Test Automation: More Efficiency, Fewer Bugs

Did you know that (according to a 2020 estimate) faulty software caused no less than 2080 billion dollars of damage in the USA alone? At today’s exchange rates, that’s approximately 759,200 billion HUF, which is nearly ten times Hungary’s 2024 state budget (combining both expenditure and revenue).

tesztautomatizálás, test automation, Testautomatisierung

This enormous amount is not just limited to the direct costs of fixing bugs for software companies. Another source of loss is reduced productivity, as software bugs can lead to work stoppages, disruptions, and delays. Financial loss can also result from reputational damage, as faulty software may signal to customers that a company does not perform quality work. Additionally, bugs can pose security risks with significant financial impacts in the form of cyberattacks, data breaches, data theft, and financial fraud.

Software Testing in General

Everyone involved in software development understands the importance of software testing, as effective testing helps

  • identify and fix bugs
  • detect and rectify security vulnerabilities before the software reaches the public
  • improve user experience
  • contribute to the long-term sustainability and maintainability of the software

Software Testing or Software Quality Assurance?

Although closely related concepts, it is important to distinguish between software testing and software quality assurance (QA). Both aim to improve software quality, but while software testing focuses on identifying bugs in code, software QA concentrates on preventing the creation of bugs throughout the development process.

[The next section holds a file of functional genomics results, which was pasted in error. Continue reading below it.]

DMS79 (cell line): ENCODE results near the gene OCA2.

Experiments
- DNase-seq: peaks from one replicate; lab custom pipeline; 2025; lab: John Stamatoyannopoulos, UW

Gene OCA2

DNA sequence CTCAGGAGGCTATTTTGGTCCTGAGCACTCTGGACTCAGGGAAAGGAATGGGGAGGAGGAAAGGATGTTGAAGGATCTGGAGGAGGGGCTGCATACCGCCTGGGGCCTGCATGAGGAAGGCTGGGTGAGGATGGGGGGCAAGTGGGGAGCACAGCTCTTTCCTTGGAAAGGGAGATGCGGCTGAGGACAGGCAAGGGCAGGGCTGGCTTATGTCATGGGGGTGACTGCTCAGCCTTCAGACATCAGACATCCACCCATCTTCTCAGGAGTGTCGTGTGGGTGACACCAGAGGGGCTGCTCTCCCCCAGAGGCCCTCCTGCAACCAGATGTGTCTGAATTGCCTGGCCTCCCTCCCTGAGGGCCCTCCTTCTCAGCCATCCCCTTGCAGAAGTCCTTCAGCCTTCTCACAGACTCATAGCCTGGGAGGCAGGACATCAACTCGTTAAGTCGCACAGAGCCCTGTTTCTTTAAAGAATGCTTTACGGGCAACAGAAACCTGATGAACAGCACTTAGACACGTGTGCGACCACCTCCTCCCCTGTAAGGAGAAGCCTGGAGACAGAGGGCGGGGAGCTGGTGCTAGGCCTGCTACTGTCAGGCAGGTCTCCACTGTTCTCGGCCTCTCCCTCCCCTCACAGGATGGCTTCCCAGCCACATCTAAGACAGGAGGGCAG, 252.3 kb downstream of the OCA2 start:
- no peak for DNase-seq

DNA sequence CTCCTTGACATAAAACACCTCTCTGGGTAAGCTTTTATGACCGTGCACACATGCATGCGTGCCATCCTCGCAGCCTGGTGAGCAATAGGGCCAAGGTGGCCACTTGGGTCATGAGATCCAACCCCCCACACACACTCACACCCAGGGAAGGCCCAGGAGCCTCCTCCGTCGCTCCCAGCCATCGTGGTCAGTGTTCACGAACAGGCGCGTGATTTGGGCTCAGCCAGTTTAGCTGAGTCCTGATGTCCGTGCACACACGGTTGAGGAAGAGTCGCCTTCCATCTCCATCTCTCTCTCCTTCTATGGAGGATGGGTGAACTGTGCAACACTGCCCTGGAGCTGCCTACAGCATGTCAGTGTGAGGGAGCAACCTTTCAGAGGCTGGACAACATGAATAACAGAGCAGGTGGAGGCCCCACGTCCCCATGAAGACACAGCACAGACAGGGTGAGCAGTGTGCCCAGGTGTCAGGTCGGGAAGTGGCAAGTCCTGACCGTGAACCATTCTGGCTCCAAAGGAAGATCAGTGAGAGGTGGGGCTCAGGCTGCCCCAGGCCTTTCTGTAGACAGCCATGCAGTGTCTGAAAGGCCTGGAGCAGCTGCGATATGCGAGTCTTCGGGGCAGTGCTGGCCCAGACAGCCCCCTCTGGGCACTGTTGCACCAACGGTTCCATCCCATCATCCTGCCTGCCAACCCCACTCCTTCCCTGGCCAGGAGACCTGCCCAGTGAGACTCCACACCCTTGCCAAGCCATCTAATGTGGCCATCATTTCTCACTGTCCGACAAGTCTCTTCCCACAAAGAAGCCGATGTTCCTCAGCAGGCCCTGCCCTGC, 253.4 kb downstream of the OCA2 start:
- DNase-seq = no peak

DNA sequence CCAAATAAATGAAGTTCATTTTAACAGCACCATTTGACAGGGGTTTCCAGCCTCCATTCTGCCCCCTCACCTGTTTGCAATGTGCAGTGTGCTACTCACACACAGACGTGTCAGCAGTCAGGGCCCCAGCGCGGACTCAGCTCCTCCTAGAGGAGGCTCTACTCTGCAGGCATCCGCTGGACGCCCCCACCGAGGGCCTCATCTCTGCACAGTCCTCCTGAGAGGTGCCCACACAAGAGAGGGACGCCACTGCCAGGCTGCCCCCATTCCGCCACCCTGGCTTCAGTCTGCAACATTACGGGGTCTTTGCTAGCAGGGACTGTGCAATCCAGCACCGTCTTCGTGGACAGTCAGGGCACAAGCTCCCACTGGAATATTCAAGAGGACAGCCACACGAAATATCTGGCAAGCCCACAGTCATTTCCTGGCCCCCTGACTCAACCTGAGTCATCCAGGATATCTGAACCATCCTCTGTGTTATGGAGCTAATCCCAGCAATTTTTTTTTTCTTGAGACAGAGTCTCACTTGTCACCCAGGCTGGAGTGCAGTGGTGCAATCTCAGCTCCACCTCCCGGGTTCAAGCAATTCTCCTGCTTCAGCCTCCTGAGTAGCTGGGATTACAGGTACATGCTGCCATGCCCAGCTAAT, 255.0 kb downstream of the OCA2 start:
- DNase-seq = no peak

Manual Testing

Manual testing involves human testers executing pre-prepared test cases through the usage of the system’s functions and verifying the software’s operation. The advantages of manual testing are well-known:

  • Does not require additional software tools to perform the testing
  • The most widely applicable general method capable of detecting most software bugs
  • Exploratory testing can only be performed manually
  • Human testers can still simulate user behavior much better than software

However, when compared to manual testing, automated testing has the following advantages:

  • With the appropriate automation software available, automated testing is more efficient and faster, as the testing software does not pause between clicks, does not take coffee breaks, and can “work” overnight without fatigue
  • To simulate a large number of users (such as in load testing), test automation is the better choice
  • For the repeated execution of the same tests (such as regression tests), automating the tests is a more efficient solution

Test Automation

But what exactly is automated testing, or test automation? Automated testing involves using a separate software (testing application) to execute test cases and evaluate the tests, i.e., compare actual and expected results.

The benefits of test automation can be summarized as follows:

  • Helps execute testing tasks faster, more efficiently, and free from human error
  • Enables continuous integration and continuous delivery (CI/CD), essential in modern software development, allowing developers to produce and deliver new code versions more frequently and reliably
  • Supports faster bug fixing by providing immediate feedback on errors

Typical Applications of Test Automation

1.       Unit Testing:

This involves testing small, individual components of the software. Although generally performed manually, it is well-suited for automation.

2.      Smoke Tests:

A functional test that checks basic functionality to ensure the program can withstand further testing.

3.      Integration Tests:

These ensure that the interactions between software components are correctly established when the entire software environment is used.

4.     Regression Tests:

Regression tests are functional and non-functional tests that ensure no part of the software is damaged by changes (e.g., software updates).

5.      Security Tests:

These aim to uncover potential security vulnerabilities that could be exploited maliciously, posing a security risk.

6.     Performance Tests: